I picked up a copy of Targi at a recent holiday Math Trade on BGG and sat down this weekend to see how it plays. Lisa and I play games for 2-5 players regularly and enjoy them but I’m always on the lookout for a good two-player game. Some times games designed for larger numbers don’t scale down well for only two so it’s refreshing to find something good for two that’s deeper than something like Morels, Lost Cities, Drive, or Dragonheart.
Targi is a “set” collection card game that begins with a fixed set of cards arranged numerically in a rectangle with the “1” card just to the right of the upper left corner and proceeding clockwise around the grid up to “16” in the upper left. The center of the rectangle is filled with nine cards composed initially with five Goods and four Tribe cards alternating between each type of card.
Tribe cards are collected by players after paying the cost and arranged in front of the player to earn victory points at game end as well as to earn the potential special abilities and benefits stated in the center of the card. Players collect goods and coins over the course of the game and spend them to purchase the Tribe cards. The game lasts, at most, 16 rounds or until a player buys 12 Tribe cards.
A robber token (a gray meeple) is placed on the “1” card at the beginning of the game and proceeds through card “16”, one card per round, at which point the game ends. Within each round, players alternate placing one of their three meeples on an unoccupied border card. It’s not allowed to place your meeple on the same card as the robber or directly across the grid from one of your opponent’s meeples. Once the meeples are placed, the intersection points of your three meeples represent two other locations within the grid of nine cards that you activate on your turn. Players take the actions the the five locations afforded them in whatever order they choose replacing the internal cards with the opposite type of card. For example, if a Goods card is activated, it is replaced with a Tribe card and vice versa. The actions of the border cards remain consistent from game to game and the cards are never replaced. Some of the border cards grant goods when activated and others grant other special actions that allow trading for various items, adjusting a token on the internal nine cards, free goods from the draw pile of goods, etc.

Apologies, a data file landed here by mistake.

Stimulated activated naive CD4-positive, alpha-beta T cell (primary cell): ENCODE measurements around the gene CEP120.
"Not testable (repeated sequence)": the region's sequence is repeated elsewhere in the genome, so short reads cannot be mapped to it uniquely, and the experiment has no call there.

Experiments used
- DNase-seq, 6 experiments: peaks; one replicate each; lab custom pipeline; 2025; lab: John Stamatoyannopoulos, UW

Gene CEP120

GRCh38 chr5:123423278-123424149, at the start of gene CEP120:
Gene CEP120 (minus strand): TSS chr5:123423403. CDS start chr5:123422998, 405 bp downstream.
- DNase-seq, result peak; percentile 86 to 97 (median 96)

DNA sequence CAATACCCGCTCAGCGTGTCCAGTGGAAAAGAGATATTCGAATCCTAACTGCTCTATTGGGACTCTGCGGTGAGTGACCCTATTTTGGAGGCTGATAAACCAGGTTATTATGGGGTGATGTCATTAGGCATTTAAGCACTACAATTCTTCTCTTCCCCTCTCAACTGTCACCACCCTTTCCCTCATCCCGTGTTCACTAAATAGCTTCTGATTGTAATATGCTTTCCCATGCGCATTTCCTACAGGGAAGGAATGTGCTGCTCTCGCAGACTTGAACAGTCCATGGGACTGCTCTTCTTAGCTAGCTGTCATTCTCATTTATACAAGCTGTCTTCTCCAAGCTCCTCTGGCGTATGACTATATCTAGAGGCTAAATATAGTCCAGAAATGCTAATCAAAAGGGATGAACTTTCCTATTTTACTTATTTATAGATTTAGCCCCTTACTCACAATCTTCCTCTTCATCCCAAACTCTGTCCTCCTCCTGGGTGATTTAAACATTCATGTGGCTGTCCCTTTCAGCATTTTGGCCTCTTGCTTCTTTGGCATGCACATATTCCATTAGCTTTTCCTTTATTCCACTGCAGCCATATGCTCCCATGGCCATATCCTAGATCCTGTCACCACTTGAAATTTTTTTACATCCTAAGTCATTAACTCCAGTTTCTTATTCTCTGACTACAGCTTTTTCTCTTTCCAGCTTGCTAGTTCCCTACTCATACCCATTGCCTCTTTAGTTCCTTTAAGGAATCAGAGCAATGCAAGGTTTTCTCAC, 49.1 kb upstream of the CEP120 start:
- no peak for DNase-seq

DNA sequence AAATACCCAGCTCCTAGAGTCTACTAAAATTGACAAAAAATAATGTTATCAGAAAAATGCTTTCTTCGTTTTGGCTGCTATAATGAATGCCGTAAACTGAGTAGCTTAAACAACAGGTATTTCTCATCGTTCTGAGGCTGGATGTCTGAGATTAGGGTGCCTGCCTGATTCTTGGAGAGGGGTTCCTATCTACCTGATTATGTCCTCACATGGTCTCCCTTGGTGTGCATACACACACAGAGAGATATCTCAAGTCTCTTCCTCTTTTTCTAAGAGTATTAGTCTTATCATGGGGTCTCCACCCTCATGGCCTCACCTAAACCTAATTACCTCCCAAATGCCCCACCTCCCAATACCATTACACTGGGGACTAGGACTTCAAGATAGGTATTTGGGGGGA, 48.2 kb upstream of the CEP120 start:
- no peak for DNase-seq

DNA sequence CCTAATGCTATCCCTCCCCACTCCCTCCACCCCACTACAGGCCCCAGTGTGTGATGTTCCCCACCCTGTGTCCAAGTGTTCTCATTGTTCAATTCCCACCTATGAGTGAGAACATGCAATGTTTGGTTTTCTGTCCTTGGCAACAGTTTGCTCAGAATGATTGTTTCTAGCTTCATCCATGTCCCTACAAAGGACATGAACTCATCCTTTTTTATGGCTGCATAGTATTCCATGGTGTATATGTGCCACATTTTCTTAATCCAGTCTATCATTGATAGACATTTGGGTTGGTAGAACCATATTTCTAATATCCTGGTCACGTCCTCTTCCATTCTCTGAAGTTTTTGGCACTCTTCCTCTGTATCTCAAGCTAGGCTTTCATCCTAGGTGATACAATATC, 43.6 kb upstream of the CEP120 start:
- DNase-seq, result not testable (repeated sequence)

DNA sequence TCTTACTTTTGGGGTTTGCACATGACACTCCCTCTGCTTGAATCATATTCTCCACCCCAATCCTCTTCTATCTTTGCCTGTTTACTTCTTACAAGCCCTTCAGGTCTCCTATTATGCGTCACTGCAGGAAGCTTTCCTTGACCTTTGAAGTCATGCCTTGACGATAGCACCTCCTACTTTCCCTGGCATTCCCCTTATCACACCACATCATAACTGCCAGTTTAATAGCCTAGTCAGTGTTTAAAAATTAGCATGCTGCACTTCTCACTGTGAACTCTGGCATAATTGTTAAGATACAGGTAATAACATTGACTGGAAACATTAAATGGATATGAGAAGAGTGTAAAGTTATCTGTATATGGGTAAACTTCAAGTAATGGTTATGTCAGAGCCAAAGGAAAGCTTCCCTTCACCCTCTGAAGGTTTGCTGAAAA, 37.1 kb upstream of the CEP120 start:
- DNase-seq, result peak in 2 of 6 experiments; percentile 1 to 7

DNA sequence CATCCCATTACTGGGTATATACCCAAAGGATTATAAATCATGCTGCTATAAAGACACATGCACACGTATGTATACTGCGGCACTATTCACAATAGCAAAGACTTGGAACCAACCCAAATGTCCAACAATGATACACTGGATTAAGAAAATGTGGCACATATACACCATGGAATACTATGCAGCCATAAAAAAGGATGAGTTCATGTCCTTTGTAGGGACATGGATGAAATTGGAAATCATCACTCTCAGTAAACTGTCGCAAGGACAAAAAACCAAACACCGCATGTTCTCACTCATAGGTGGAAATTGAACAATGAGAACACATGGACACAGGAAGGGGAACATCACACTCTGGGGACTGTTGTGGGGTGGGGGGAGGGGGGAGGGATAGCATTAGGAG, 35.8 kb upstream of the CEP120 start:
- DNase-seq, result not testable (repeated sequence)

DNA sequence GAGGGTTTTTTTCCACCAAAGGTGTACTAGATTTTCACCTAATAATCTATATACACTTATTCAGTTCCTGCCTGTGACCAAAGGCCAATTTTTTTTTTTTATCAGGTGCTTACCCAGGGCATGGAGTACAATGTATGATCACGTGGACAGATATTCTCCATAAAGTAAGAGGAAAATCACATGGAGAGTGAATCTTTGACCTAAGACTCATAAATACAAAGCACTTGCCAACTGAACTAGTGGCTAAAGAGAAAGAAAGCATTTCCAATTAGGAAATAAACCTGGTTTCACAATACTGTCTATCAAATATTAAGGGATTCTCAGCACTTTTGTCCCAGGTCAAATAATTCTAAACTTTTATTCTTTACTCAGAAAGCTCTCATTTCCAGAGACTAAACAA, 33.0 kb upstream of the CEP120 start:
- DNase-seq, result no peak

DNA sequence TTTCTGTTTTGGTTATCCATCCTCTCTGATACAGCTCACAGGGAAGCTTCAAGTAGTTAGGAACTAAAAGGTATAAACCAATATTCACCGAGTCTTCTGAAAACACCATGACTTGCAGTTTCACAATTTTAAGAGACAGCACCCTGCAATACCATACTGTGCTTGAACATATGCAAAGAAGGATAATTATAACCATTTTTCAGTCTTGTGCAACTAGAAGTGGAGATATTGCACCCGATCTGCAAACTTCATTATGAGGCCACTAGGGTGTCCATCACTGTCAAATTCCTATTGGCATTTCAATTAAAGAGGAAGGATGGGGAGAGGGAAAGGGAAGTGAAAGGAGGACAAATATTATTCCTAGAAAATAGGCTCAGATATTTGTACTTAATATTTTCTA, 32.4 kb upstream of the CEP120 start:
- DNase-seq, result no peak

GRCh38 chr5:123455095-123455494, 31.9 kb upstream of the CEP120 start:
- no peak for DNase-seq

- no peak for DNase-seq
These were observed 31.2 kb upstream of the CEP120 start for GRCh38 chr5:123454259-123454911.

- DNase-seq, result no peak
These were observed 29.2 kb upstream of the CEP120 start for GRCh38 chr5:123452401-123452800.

When the robber reaches the corners of the borders a “Raid” occurs and players must give up an ever increasingly painful “something”. For example, in the last round of the game players must give up a coin or three victory points. Once the Raid is complete, the robber moves ahead to the next numerically higher card and play continues. After the 4th Raid, the game ends.
Players collect Tribe cards by paying the price in the upper right hand corner of the card and then must immediately place the card in a 4×3 grid working from from left to right. Players can start new rows before completing the row of four cards but rearranging is not allowed. The Tribe cards are worth the victory points printed on the card but in addition, if the row contains all of the same type of Tribe card, the row is worth an extra 4 victory points. If the row contains 4 different types of Tribe cards, it’s worth an extra 2 victory points. Players are allowed to hold a single card in hand without playing it immediately to their tableau and it takes a special border card action to get it out of your hand.
I’ve not had a chance to play the game very many times but I certainly like what I’ve experienced so far. I wonder if the static border will get a bit samey over time. I don’t see that there are too many strategies in the game beyond going for the high VP cards as rearranging your tableau is rare (special cards) and positioning special cards for extra points is difficult. However, the game seems well designed and I’m looking forward to many plays.